Quick And Dirty Databases


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A quick intro to database design and SQL

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Quick And Dirty Databases

  1. 1. Quick and Dirty Databases(and SQL)<br />Chris Warren<br />cwarren@williams.edu<br />x4323 Jesup 312<br />
  2. 2. Data Organization in Databases<br />field (a.k.a. column)<br />a bunch of fields make a<br />record (a.k.a. row)<br />a bunch of records make a<br />table<br />a bunch of tables make a<br />database<br />a bunch of databases make a<br />DB system<br />
  3. 3. Designing a (Relational) DB<br />Entities and Entity Relationships (ERD)<br />Normalizing<br />Detailing<br />Cleanup<br />
  4. 4. Entities and Entity Relationships<br />Entities (tables)<br />ID (a.k.a. primary key)<br />Entity Attributes (fields)<br />Relationships<br />1-to-1<br />1-to-many or many-to-1<br />many-to-many<br />
  5. 5. Relationships<br />1-to-1<br />usually data is in the same table<br />1-to-many and many-to-1<br />foreign key goes with the many entity<br />many-to-many<br />linking table with 2 foreign keys, one for each side<br />
  6. 6. Create an ERD<br />ERD = Entity Relationship Diagram<br />Draw on paper<br />Entities (tables)<br />Relationships between them<br />indicate type : 1-to-1, 1-to-many, many-to-many<br />
  7. 7. Detail the ERD<br />Finalize table names and list fields<br />table name should be plural<br />primary id is singular + _id<br />add any foreign keys<br />list fields<br />include unit in name<br />add is_ or flag_ or _flag for true/false fields <br />
  8. 8. Normalizing<br />Normalizing is basically removing duplication<br />merge mostly similar tables <br />split out common field sets<br />split out conceptually distinct field sets<br />
  9. 9. Normalizing – Merge Tables<br />tables have very similar field sets<br />entities are both / all examples of a more general concept<br />generalize the table name<br />add a type field<br />change foreign keys in other tables to include the type<br />
  10. 10. Normalizing – Split Out Field Sets<br />same list of field repeated in different tables<br />group of fields describes a distinct concept<br />create a new table for that new entity<br />add a foreign key to the new table in each of the original tables<br />
  11. 11. Normalizing – Split Out Concepts<br />a table has multiple sub-parts<br />common field name prefix is one indicator<br />data would be repeated for many records<br />create a new table for those fields<br />add a foreign key to the original table<br />
  12. 12. ERD Detailing<br />create any grouping tables as needed<br />add data types and descriptions to fields<br />int<br />varchar (string up to 255 characters)<br />text (BIG string)<br />date and/or time<br />boolean (true/false)<br />
  13. 13. ERD Cleanup<br />add timestamps (created_at, updated_at)<br />review relationships, fix as needed<br />review fields, add any missing characteristics<br />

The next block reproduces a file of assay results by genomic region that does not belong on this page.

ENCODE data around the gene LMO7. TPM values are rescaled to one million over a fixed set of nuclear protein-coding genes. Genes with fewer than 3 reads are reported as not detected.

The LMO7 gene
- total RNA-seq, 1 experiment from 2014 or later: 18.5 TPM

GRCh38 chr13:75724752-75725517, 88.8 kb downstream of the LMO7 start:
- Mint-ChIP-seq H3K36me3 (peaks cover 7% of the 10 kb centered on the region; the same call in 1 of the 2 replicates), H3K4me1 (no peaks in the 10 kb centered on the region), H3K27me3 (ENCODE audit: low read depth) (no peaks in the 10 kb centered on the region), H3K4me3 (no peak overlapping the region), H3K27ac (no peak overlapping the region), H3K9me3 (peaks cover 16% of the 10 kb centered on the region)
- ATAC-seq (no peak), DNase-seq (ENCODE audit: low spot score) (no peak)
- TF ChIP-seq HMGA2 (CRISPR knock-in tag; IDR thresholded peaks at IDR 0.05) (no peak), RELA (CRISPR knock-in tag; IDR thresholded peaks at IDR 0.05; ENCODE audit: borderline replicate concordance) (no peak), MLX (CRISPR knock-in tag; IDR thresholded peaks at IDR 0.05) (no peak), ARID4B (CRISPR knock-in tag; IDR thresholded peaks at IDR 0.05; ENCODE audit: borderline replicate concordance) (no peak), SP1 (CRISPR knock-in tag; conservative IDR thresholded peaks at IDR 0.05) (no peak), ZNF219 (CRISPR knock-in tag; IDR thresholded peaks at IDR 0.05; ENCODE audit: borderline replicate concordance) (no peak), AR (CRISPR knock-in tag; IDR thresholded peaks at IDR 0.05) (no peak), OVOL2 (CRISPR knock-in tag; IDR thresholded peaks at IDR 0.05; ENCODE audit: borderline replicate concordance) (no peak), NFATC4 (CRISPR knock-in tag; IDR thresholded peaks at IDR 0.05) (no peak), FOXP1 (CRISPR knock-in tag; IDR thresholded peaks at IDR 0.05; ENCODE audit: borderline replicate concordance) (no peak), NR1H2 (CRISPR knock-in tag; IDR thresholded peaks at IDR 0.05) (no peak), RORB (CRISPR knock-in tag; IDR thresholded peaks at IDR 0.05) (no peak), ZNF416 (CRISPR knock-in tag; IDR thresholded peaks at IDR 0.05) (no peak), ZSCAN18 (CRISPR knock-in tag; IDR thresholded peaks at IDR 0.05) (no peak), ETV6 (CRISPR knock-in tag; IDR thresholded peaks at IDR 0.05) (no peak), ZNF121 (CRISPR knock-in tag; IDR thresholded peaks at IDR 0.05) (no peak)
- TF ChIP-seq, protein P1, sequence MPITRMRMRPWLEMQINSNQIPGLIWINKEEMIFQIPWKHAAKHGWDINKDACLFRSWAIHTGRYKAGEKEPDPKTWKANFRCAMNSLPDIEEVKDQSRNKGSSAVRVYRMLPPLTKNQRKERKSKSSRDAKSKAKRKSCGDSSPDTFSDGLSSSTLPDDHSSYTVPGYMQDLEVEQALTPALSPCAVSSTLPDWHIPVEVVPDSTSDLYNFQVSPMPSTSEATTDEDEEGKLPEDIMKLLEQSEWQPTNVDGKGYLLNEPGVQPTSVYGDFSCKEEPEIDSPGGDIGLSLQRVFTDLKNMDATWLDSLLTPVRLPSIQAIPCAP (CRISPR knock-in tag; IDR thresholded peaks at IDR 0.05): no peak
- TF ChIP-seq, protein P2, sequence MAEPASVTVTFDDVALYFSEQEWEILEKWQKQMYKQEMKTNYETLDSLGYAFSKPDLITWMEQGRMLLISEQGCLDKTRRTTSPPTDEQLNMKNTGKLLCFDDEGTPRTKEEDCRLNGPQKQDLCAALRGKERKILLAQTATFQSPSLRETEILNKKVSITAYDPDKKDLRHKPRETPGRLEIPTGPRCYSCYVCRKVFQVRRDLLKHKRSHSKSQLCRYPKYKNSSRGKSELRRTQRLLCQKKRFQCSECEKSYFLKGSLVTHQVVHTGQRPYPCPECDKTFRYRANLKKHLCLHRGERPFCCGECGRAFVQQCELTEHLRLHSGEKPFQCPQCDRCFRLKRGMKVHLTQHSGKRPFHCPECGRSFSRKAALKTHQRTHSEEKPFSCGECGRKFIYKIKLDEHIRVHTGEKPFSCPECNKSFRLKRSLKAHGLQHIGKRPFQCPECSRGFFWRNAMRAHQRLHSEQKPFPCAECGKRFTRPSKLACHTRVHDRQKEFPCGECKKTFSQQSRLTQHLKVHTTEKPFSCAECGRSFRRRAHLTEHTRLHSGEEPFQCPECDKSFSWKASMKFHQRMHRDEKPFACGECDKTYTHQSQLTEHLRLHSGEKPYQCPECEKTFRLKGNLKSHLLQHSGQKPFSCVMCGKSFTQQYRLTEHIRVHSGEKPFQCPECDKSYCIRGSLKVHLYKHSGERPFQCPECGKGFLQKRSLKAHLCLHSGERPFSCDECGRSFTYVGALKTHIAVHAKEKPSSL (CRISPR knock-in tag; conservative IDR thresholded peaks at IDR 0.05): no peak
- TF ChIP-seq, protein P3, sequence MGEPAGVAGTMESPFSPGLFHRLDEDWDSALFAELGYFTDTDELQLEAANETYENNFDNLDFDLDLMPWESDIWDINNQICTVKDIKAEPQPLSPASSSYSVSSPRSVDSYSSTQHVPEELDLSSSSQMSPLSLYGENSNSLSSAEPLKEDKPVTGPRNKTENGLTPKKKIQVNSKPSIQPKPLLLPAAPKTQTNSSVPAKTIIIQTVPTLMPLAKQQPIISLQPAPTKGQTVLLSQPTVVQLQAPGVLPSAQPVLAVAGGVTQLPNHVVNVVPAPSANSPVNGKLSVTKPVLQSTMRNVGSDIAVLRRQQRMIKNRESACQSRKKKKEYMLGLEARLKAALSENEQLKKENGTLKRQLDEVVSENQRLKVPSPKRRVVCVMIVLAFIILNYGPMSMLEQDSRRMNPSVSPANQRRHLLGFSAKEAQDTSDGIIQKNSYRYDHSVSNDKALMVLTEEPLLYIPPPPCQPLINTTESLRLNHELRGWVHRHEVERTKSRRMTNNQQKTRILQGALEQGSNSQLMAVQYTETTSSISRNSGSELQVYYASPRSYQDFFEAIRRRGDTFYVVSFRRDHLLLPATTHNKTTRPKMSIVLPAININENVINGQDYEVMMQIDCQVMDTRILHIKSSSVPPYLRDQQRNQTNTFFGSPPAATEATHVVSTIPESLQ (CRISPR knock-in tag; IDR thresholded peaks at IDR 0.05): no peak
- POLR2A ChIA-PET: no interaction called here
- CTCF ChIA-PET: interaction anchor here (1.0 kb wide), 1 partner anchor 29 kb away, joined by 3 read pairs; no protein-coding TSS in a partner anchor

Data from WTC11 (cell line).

14. 14. ERD is DONE!<br />Now you get to implement it...<br />
  15. 15. SQL – Structured Query Language<br />used to send commands to a database<br />there’s a core standard, and a lot of vendor-specific minor changes / additions<br />two branches<br />data definition – create tables<br />data manipulation – add, edit, retrieve, delete data<br />http://dev.mysql.com/doc/refman/5.0/en/<br />
  16. 16. SQL concepts (manipulation)<br />Databases are a big pile of information<br />Identify which piece of info you want to manipulate<br />State how you want to manipulate it<br />retrieve it<br />edit it<br />delete it<br />add it<br />
  17. 17. Writing SQL<br />build it backwards....<br />what you want to do <br />select, update, delete, or insert<br />where it is<br />the table and row(s)<br />the specific parts<br />the fields<br />
  18. 18. SQL Conventions<br />SQL keywords in upper case<br />Your info (tables, fields, etc) in lower case<br />Indent each section of the statement<br />Use multiple lines<br />
  19. 19. SQL SELECT (most common)<br />3.the SELECT clause – which fields <br />SELECT<br />fields<br />FROM<br />tables<br />WHERE<br />conditions<br />GROUP BY<br />non-aggregate fields<br />ORDER BY<br />fields<br />1.the FROM clause – which tables <br />2.the WHERE clause – which rows <br />
  20. 20. SQL SELECT Example<br />SELECT<br />e.name<br />FROM<br />cwarren_equipment AS e<br /> ,cwarren_location AS l<br />WHERE<br />e.location_id=l.location_id<br /> AND l.name=‘Lab 54’;<br />
  21. 21. SQL SELECT Example<br />SELECT<br />e.name<br />FROM<br />cwarren_equipment AS e<br /> JOIN cwarren_location AS l ON e.location_id=l.location_id<br />WHERE<br />l.name=‘Lab 54’;<br />
  22. 22. SQL UPDATE<br />UPDATE TABLE table<br />SET <br />field1=newval1<br />,field2=newval2,...<br />WHERE<br />conditions<br />
  23. 23. SQL INSERT<br />INSERT INTO table<br />VALUES (v1,v2,v3,...)<br />NOTE: use the special value NULL for id columns<br />INSERT INTO table<br />VALUES (NULL,v1,v2,v3,...)<br />
  24. 24. SQL DELETE<br />DELETE FROM table<br />WHERE<br />conditions<br />NOTE: DANGEROUS!<br />
  25. 25. SQL Gotchas<br />quote text values<br />do NOT quote number values<br />always specify table links<br />separate using commas<br />FORMAT WELL!!<br />
  26. 26. SQL Manual<br />http://dev.mysql.com/doc/refman/5.0/en/<br />